Eric Cernak, Head of Cyber, The Hanover Insurance Group

Digital and physical worlds are colliding at an ever-increasing pace. The rapid and widespread adoption of the Internet of Things/Industry 4.0 is creating an increased awareness and willingness of insurers to cover exposures beyond traditional data breach losses.

As operational and information technology become more intertwined on a scale not before seen, customers are well advised to carefully consider their exposures and talk with their independent insurance agents to understand if they are properly covered for potential risks. Even those without personally identifiable information on hand can now be exposed to data breach risks, increasing their need for cyber insurance.

For example, changes to computer code can stop computer equipment from operating without any visible physical damage. This often means the only cost-effective way to fix the equipment is to replace the damaged hardware. Additionally, a malicious cyber-attack can cause valves to unexpectedly open. For organizations using toxic materials in their operations, they may suffer an accidental spill, resulting in added costs to clean up.

The nature of cyber-attacks continues to evolve. The AIC (availability, integrity, confidentiality) security model provides insights as to what might be next for cyber-attacks. Attacks that disrupt access to critical data and systems (e.g., ransomware), as well as compromise the confidentiality of personal information (e.g. large retailer breaches), are well documented in both the private and public sectors. Less commonly seen in the private sector, or at least publicly acknowledged, are attacks that modify the integrity of data in a system. While viruses often consist of attacks on data access, it is not hard to envision a scenario where critical design specs fed to a computer numerical control (CNC) machine may be unknowingly altered, resulting in defective products, and subsequent property or product recall losses.

In addition to the explicit costs incurred by operations to remedy issues like these, they also face loss of business income while they replace hardware and cleanup spills, thus demonstrating that cyber risks reach far beyond the “traditional” breaches of personally identifiable information.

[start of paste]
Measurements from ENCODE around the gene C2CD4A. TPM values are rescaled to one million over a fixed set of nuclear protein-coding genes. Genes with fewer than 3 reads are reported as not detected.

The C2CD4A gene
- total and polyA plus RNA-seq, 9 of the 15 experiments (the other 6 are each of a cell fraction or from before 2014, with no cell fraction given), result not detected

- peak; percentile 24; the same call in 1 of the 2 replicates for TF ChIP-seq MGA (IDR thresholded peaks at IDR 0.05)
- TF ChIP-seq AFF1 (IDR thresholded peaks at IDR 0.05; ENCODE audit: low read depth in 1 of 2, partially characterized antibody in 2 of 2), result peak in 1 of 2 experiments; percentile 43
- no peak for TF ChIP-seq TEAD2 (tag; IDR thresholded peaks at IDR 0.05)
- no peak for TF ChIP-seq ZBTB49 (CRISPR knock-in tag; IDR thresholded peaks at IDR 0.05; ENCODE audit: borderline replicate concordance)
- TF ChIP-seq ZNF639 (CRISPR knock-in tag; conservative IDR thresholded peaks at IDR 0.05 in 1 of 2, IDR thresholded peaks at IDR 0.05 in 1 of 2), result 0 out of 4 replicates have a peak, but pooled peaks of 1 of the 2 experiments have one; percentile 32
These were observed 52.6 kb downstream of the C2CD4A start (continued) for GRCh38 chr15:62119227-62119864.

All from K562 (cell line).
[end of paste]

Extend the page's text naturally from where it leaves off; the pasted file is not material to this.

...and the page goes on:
This expansion and interconnection will cause organizations and independent agents to guide manufacturers to consider whether cyber is a peril that can impact other, more traditional insurance policies (such as property) or if it is more of a coverage that fills the “gaps” not typically covered under more traditional policies.

Additionally, more emphasis is being placed on removing ambiguity from more traditional lines. Some traditional policies now have explicit exclusions for losses originating from a cyber incident (e.g. non-affirmative cyber).  This will aid in providing a clearer expectation of coverage for insureds, agents and carriers, and will provide additional contract certainty.  As the digital world continues to meld with the physical world, this becomes even more important as previously unimagined loss scenarios emerge.

Agents with significant cyber experience are going above and beyond, asking much more than whether a client collects personally identifiable information. These agents understand that additional questions are needed to evaluate their clients’ cyber risks. It’s important for agents to probe the ways in which their clients depend on computer systems.  These coverage interdependencies and increasing interactions only emphasize the importance of the independent insurance agent as a trusted adviser.

At The Hanover, we recognize the important role agents can play in helping their customers effectively mitigate cyber risks, and we have invested in the capabilities our partners need to do just that. Today, we are uniquely positioned to help our valued agents address these non-traditional, evolving exposures. We are able to combine our extensive understanding of traditional manufacturing risks, such as property, workers’ compensation and products liability, with our decade of cyber-related experience.  We have the capability to provide contingent business interruption for manufactures that can help reduce their overall supply chain risk. Whether providing easy access to cyber coverage or satisfying contractual obligations, The Hanover’s suite of cyber offerings can help agents match the appropriate level of insurance coverage for their manufacturing clients’ evolving risks.

With cyber risks increasing for more and more clients, agents who focus on this evolving risk will provide a highly valued service while building their own businesses for the future.

About the author

Eric Cernak is vice president of cyber practice at The Hanover Insurance Group. In this role, he is responsible for overseeing The Hanover’s corporate cyber strategy across all of its commercial lines and specialty businesses, to ensure a cohesive offering of products and services for The Hanover’s independent insurance agent partners.

 He can be reached at ecernak@hanover.com.